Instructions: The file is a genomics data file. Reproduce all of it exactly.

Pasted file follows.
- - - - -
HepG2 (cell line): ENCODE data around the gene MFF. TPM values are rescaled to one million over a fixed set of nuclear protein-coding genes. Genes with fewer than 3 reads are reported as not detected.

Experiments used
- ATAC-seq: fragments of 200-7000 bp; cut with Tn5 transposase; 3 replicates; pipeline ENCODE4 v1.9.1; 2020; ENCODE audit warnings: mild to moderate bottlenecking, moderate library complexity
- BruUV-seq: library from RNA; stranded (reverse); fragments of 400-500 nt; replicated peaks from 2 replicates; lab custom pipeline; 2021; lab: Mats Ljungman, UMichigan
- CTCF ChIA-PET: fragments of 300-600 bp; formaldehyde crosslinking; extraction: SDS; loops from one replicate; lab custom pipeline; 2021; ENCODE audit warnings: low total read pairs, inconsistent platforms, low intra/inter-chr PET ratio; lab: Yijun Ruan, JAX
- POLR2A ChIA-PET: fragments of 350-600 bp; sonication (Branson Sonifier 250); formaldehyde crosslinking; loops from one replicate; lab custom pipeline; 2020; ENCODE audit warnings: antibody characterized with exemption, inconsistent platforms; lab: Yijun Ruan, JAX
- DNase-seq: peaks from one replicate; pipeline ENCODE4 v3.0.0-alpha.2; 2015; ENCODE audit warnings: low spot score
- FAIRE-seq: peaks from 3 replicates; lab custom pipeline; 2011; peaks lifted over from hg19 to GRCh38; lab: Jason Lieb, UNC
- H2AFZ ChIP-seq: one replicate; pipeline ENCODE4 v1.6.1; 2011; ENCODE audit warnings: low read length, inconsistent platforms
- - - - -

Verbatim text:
HepG2 (cell line): ENCODE data around the gene MFF. TPM values are rescaled to one million over a fixed set of nuclear protein-coding genes. Genes with fewer than 3 reads are reported as not detected.

Experiments used
- ATAC-seq: fragments of 200-7000 bp; cut with Tn5 transposase; 3 replicates; pipeline ENCODE4 v1.9.1; 2020; ENCODE audit warnings: mild to moderate bottlenecking, moderate library complexity
- BruUV-seq: library from RNA; stranded (reverse); fragments of 400-500 nt; replicated peaks from 2 replicates; lab custom pipeline; 2021; lab: Mats Ljungman, UMichigan
- CTCF ChIA-PET: fragments of 300-600 bp; formaldehyde crosslinking; extraction: SDS; loops from one replicate; lab custom pipeline; 2021; ENCODE audit warnings: low total read pairs, inconsistent platforms, low intra/inter-chr PET ratio; lab: Yijun Ruan, JAX
- POLR2A ChIA-PET: fragments of 350-600 bp; sonication (Branson Sonifier 250); formaldehyde crosslinking; loops from one replicate; lab custom pipeline; 2020; ENCODE audit warnings: antibody characterized with exemption, inconsistent platforms; lab: Yijun Ruan, JAX
- DNase-seq: peaks from one replicate; pipeline ENCODE4 v3.0.0-alpha.2; 2015; ENCODE audit warnings: low spot score
- FAIRE-seq: peaks from 3 replicates; lab custom pipeline; 2011; peaks lifted over from hg19 to GRCh38; lab: Jason Lieb, UNC
- H2AFZ ChIP-seq: one replicate; pipeline ENCODE4 v1.6.1; 2011; ENCODE audit warnings: low read length, inconsistent platforms